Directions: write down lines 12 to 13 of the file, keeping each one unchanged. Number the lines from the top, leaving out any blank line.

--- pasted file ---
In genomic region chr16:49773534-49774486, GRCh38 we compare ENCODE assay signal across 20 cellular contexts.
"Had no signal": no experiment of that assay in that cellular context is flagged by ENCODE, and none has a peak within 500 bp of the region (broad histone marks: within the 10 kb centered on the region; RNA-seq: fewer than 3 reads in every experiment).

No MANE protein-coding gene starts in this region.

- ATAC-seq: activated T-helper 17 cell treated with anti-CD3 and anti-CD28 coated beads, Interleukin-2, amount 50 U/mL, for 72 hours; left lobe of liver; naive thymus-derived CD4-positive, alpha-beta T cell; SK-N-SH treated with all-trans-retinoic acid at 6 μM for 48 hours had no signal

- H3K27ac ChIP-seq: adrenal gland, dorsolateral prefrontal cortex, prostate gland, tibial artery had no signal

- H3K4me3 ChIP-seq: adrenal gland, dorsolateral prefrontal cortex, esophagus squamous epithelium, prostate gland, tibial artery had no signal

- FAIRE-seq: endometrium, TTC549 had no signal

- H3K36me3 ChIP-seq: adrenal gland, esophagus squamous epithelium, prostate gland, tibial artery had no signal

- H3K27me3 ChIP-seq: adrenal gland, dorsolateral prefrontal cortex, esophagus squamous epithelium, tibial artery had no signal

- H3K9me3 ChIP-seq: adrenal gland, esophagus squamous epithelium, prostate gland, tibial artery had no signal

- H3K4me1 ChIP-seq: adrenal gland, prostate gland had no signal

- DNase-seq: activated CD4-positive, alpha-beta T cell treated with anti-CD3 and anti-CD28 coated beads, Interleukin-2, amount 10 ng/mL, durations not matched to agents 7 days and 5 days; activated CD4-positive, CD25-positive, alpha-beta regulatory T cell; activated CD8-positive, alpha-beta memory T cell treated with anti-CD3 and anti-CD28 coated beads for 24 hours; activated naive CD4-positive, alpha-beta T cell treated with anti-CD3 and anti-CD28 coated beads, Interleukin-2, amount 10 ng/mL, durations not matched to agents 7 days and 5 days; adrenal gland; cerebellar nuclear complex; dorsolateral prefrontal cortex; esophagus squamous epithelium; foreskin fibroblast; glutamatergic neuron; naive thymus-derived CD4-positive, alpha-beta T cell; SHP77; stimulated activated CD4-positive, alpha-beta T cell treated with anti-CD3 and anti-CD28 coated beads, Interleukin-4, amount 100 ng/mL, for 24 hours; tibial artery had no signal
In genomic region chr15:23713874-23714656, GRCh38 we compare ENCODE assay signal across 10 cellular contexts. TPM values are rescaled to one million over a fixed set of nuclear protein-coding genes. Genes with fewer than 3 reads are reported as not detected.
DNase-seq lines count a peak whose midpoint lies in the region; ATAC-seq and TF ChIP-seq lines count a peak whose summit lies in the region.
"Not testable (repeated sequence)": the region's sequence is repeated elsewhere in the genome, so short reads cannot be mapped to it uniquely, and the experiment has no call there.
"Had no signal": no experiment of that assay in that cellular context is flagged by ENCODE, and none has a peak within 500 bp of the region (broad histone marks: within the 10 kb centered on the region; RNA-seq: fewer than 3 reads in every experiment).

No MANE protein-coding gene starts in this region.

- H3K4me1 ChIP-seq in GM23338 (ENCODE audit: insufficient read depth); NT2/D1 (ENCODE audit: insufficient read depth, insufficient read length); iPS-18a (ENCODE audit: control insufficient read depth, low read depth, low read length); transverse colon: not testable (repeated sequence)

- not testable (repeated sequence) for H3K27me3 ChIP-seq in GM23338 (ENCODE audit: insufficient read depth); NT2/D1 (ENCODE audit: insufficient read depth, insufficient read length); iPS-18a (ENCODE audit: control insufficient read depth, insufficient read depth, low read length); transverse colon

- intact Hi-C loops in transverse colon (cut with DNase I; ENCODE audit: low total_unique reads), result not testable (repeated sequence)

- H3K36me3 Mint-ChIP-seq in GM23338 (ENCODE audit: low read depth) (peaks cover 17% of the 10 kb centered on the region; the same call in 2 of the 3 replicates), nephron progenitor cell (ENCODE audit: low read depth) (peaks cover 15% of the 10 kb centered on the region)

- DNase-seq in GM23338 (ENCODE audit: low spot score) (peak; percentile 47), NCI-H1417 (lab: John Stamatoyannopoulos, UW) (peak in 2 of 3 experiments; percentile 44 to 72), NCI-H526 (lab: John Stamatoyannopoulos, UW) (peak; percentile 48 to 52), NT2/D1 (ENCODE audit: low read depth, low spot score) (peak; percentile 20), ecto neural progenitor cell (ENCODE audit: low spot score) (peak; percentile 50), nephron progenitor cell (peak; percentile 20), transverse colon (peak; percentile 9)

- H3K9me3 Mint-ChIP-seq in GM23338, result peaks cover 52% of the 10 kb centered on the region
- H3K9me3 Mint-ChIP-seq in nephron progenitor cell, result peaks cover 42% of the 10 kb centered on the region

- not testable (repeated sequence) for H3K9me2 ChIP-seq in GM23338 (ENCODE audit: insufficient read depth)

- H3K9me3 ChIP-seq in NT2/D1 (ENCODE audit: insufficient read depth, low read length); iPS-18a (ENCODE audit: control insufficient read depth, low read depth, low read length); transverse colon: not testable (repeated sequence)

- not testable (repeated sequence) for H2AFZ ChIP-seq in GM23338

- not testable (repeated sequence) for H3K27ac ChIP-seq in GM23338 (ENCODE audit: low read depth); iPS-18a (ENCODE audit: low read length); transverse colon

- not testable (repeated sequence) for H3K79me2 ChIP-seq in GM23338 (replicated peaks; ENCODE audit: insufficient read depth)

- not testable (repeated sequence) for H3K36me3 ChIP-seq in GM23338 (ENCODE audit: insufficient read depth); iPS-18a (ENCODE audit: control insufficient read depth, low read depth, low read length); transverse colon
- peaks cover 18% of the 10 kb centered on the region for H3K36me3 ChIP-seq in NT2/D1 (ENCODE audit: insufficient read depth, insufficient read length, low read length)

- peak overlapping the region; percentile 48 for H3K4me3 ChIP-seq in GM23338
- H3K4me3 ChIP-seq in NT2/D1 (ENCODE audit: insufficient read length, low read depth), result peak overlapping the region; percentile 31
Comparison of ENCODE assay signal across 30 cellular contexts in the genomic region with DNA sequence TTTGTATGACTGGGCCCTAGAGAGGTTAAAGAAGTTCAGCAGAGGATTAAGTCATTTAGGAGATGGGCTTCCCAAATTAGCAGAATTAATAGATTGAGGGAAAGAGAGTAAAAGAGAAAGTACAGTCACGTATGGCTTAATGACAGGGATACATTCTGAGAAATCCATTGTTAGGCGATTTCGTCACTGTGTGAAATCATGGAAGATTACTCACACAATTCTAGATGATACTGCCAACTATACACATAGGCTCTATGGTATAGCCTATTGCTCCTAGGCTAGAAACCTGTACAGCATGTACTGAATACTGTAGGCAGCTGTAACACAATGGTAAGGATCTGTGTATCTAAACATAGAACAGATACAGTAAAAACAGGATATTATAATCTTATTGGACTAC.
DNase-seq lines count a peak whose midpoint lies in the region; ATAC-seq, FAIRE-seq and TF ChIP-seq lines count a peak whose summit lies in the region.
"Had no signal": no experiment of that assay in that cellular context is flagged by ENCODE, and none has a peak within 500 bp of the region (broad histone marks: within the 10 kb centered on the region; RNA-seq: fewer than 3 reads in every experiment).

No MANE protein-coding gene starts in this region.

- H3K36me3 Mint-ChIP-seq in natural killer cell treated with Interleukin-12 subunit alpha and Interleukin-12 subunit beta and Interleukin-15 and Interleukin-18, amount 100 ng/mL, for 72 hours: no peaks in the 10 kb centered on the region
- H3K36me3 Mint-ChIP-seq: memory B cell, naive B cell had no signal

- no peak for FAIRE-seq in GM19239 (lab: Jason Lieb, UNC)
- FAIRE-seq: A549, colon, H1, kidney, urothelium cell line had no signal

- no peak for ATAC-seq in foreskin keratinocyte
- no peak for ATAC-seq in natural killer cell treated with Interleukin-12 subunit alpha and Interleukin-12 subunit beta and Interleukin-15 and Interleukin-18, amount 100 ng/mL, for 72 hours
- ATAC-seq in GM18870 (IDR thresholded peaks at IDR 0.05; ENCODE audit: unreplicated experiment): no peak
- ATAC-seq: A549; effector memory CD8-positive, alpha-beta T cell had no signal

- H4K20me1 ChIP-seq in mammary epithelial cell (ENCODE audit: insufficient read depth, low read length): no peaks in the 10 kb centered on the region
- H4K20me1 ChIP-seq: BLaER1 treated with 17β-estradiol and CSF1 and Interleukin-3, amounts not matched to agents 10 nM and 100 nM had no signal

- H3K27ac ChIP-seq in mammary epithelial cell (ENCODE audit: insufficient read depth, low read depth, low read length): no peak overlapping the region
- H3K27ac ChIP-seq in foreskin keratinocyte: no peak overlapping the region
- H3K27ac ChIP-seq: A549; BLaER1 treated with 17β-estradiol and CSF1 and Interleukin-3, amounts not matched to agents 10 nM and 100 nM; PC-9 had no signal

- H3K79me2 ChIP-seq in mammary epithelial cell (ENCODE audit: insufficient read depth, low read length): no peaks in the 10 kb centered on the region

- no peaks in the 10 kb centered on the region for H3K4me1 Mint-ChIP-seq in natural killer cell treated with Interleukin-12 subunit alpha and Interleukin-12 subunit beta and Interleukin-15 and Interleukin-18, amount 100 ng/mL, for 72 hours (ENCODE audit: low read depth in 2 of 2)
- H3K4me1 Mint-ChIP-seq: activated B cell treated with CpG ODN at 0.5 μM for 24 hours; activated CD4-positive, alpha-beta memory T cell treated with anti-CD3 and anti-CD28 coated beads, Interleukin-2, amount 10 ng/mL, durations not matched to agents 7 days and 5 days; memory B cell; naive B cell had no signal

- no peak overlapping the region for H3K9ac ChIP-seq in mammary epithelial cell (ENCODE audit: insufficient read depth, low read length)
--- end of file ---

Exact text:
- DNase-seq: activated CD4-positive, alpha-beta T cell treated with anti-CD3 and anti-CD28 coated beads, Interleukin-2, amount 10 ng/mL, durations not matched to agents 7 days and 5 days; activated CD4-positive, CD25-positive, alpha-beta regulatory T cell; activated CD8-positive, alpha-beta memory T cell treated with anti-CD3 and anti-CD28 coated beads for 24 hours; activated naive CD4-positive, alpha-beta T cell treated with anti-CD3 and anti-CD28 coated beads, Interleukin-2, amount 10 ng/mL, durations not matched to agents 7 days and 5 days; adrenal gland; cerebellar nuclear complex; dorsolateral prefrontal cortex; esophagus squamous epithelium; foreskin fibroblast; glutamatergic neuron; naive thymus-derived CD4-positive, alpha-beta T cell; SHP77; stimulated activated CD4-positive, alpha-beta T cell treated with anti-CD3 and anti-CD28 coated beads, Interleukin-4, amount 100 ng/mL, for 24 hours; tibial artery had no signal
In genomic region chr15:23713874-23714656, GRCh38 we compare ENCODE assay signal across 10 cellular contexts. TPM values are rescaled to one million over a fixed set of nuclear protein-coding genes. Genes with fewer than 3 reads are reported as not detected.